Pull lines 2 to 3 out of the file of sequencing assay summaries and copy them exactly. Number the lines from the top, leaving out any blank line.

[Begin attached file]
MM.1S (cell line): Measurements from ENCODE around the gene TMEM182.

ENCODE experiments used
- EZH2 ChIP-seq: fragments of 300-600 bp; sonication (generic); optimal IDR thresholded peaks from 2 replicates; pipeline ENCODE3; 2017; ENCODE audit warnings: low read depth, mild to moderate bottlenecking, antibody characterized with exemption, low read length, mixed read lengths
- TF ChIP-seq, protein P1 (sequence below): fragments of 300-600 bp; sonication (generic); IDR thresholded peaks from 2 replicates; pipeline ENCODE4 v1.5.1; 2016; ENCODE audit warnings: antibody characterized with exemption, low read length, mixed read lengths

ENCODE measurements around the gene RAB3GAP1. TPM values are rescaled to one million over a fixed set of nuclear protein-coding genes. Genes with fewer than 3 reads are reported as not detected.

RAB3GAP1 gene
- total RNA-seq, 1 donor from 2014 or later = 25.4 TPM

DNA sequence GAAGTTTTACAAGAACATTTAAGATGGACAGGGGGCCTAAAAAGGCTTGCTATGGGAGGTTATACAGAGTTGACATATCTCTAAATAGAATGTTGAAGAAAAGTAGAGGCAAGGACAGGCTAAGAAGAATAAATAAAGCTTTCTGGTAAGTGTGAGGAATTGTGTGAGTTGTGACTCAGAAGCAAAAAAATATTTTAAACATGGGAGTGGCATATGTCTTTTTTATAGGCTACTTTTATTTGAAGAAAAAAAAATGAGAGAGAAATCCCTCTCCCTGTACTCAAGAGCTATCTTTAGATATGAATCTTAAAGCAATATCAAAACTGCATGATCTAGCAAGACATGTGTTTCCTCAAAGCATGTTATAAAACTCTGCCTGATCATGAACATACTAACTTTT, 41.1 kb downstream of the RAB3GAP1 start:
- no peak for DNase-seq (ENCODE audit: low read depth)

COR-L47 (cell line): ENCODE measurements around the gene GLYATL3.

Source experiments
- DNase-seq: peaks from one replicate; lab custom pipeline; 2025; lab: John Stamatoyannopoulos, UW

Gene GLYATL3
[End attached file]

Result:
ENCODE experiments used
- EZH2 ChIP-seq: fragments of 300-600 bp; sonication (generic); optimal IDR thresholded peaks from 2 replicates; pipeline ENCODE3; 2017; ENCODE audit warnings: low read depth, mild to moderate bottlenecking, antibody characterized with exemption, low read length, mixed read lengths